IBM gets extreme
Monday, August 14, 2000
By Hiawatha Bray,
Boston Globe Staff
Harvard senior A.J. Shankar has never had any trouble finding a summer job. His studies in applied mathematics and expertise with computers have made him one of those ”golden geeks” so eagerly sought after by Internet companies. He’s done multiple stints at new tech companies that offer lots of cash and stock options; he could have done the same again this year.
Instead, Shankar picked long hours, a lower pay rate, and a chance to work on something really cool at a company not known for being cool: IBM Corp.
”I’ve worked for three start-ups,” Shankar says, ”and none of them were as interesting as this is.”
He’s talking about his work on Sash, a piece of Linux software that’ll help amateur programmers easily produce complex and sophisticated programs. Shankar and a team of bright undergraduates have spent the summer grinding out the code that’ll make it work. IBM provides a salary, room and board, and the best laptop and desktop computers that money can buy.
”We’re treated like mature developers,” says Shankar’s colleague, Andrew Wu, a junior at the University of Illinois. In exchange, IBM gets relatively cheap labor from a band of absolutely brilliant youngsters.
IBM calls the program Extreme Blue, and the company values it not only for the work the students do but also because it gives IBM first crack at the world’s best computer students.
The seeds of the program were planted in 1995. John Patrick, IBM’s vice president for Internet technology, was working on projects to build large heavy-duty Web sites to provide the public with information on major sporting events, such as the Olympic Games in Atlanta. During the summer months, Patrick began hiring bright college students to work on his projects.
”The Internet had actually started in a university environment,” said Patrick. ”We found it very useful for students to be involved because they knew about the Internet.”
But then Patrick noticed that the same students came back the next summer and the next, excited by the chance to work on real-world computing projects.
Of course, IBM already hired lots of summer interns, but these kids were different. They were unusually smart and strongly motivated, and they worked as much for the challenge as the paycheck. Patrick and his colleague, IBM distinguished engineer David Grossman, realized they’d stumbled across a superb way to hire the next generation of distinguished engineers. ”We thought, well, if it works for us on this scale, let’s try and expand,” said Grossman.
Instead of ad hoc hiring, Patrick and Grossman set up a rigorous program to identify and woo the best of the best. They culled resumes from the nation’s top colleges and subjected the candidates to intense interviews.
One common question: How do you design a high-security vending machine? The idea wasn’t to find the ”right” answer, but to see if the students had a basic understanding of the difficulties involved and confidence they could tackle the problem. The goal, said Patrick, was to find ”24 really good computer science students who have no fear.”
The first Extreme Blue team came to IBM’s Cambridge subsidiary, Lotus Development Corp., in 1999. Students were divided into seven teams, each led by an experienced IBM engineer, each devoted to the creation of practical software that IBM planned to bring to market.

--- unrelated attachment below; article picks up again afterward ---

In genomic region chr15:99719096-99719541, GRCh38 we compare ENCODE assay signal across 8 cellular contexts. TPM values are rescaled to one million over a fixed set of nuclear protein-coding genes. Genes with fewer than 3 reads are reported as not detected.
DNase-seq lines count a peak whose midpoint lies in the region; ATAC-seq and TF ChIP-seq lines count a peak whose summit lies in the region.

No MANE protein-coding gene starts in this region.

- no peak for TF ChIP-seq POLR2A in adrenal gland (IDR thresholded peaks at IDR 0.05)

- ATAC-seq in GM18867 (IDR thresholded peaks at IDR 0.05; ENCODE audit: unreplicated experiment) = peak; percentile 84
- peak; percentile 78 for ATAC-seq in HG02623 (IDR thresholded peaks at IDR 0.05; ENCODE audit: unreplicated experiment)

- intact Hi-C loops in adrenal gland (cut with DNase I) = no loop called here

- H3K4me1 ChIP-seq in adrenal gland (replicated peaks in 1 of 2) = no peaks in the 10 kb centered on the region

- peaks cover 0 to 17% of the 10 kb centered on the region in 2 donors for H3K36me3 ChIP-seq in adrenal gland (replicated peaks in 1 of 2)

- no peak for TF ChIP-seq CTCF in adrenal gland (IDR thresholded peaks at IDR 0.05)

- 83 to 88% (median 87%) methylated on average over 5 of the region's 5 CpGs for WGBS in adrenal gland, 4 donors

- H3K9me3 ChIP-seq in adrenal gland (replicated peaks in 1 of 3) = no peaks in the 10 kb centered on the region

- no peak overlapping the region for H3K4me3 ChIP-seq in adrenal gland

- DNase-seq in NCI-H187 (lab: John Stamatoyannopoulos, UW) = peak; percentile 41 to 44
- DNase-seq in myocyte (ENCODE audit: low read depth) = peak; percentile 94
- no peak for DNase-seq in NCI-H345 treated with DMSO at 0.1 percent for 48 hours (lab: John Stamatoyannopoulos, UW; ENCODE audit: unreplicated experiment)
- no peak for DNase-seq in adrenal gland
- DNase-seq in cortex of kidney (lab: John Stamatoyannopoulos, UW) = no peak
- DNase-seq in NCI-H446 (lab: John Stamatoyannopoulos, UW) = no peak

For example, one team developed improved software for managing large Web sites. IBM will use this software to manage its Web site for the Olympic Games in Sydney. Another project, Gryphon Message Broker, enables a Web site to automatically send updated news headlines to Internet computers around the world. IBM used this product to provide up-to-date scores from the Australian Open tennis tournament earlier this year.
Patrick was so pleased with the results that he doubled the size of the project. This year, there are 48 Extremists – half in Cambridge, and half at IBM’s research operation in San Jose, Calif. The Cambridge team was recruited from the nation’s top schools: Harvard, MIT, Stanford, Georgia Tech, the University of Illinois, Berkeley, and Carnegie Mellon.
This year, the Cambridge team is totally devoted to software for the open-source Linux operating system. All their work will be published on the Internet, allowing fellow Linux programmers around the world to offer improvements, criticisms, and even a few geekish insults. ”Everything we write, people will be able to see and make fun of,” Shankar said. That’s a strong incentive to get it right.
Shankar is part of the team that’s creating Sash, a program that will allow someone with limited coding skills to write powerful programs. ”There are very, very few hard-core C hackers,” says Ari Heitner, a team member from Carnegie Mellon.
It’s not all work. IBM keeps the Extremists entertained with outings to museums, Red Sox games, and the like. After all, the idea is to entice them to come to work for IBM once they graduate, not to work them to exhaustion.
Then again, these students love to work – so much so that most of them plan to continue working on their Extreme Blue projects once they return to school. IBM will continue to pay them for the hours they work, and will let them keep the company laptops for as long as they contribute fresh code.
For the Extremists, the chance to work on real-world computing problems is far more than a part-time job. It’s a vital part of their education, and perhaps the best part. ”This is like another class,” said Shankar, ”except it’s cool.”
Hiawatha Bray is a member of the Globe Staff. He can be reached by e-mail at [email][email protected][/email].